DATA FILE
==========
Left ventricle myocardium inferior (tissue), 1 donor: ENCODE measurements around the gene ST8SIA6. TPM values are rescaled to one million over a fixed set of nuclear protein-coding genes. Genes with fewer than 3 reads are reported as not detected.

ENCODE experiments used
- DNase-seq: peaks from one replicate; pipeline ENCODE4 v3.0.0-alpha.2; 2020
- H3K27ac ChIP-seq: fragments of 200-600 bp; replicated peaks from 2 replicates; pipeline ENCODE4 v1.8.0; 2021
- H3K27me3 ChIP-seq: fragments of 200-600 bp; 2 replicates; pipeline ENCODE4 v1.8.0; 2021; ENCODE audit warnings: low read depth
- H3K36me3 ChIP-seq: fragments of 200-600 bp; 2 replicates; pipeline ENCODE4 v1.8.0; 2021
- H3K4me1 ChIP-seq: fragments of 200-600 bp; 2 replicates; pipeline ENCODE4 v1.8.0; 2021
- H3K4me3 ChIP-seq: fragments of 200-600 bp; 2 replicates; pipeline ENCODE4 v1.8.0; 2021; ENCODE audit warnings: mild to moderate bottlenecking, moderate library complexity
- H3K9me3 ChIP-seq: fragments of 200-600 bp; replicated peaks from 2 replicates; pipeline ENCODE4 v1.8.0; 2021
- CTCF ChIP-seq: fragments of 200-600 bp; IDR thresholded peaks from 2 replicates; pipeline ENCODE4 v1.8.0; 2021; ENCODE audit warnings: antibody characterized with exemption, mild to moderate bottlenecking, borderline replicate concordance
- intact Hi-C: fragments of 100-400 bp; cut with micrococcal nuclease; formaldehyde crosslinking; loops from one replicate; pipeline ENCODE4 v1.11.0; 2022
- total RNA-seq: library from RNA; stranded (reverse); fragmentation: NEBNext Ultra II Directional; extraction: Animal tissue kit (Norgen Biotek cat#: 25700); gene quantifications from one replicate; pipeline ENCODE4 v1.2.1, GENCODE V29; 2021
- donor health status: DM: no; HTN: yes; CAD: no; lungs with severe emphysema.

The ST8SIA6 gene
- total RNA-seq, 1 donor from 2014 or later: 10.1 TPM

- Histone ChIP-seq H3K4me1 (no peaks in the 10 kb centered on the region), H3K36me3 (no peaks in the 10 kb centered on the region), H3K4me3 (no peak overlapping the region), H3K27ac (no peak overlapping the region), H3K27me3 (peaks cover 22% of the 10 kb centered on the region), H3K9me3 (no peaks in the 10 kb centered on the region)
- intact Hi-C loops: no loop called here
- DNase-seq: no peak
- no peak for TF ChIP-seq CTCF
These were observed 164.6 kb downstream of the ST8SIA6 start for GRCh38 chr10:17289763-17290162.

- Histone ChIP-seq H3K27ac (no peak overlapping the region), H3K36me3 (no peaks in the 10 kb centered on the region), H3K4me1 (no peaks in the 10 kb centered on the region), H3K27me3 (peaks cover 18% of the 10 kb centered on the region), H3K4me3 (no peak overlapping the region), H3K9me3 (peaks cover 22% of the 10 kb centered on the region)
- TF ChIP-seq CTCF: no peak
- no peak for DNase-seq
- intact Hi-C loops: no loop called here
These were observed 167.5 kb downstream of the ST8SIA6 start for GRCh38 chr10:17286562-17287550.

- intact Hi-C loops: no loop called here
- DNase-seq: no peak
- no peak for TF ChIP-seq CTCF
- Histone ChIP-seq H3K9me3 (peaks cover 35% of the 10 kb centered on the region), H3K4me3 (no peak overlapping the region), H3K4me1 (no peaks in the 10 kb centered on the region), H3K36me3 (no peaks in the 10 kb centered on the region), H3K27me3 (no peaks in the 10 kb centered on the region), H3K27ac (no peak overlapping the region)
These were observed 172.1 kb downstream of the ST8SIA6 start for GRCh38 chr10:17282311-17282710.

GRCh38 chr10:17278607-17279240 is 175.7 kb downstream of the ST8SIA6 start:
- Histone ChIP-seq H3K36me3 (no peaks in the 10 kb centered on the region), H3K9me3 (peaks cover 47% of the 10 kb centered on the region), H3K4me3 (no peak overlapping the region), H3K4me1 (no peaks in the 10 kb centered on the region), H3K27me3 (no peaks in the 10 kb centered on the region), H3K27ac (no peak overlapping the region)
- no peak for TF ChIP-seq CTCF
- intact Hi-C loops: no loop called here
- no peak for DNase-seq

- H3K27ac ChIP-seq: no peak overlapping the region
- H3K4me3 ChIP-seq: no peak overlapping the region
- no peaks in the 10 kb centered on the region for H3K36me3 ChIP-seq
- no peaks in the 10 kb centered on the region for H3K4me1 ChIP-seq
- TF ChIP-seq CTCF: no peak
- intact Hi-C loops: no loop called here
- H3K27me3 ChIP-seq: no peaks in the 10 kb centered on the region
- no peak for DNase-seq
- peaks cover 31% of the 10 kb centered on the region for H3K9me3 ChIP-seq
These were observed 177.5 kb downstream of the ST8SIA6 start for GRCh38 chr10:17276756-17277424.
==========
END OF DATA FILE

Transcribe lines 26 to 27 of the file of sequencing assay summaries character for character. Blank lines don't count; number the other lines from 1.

- intact Hi-C loops: no loop called here
- DNase-seq: no peak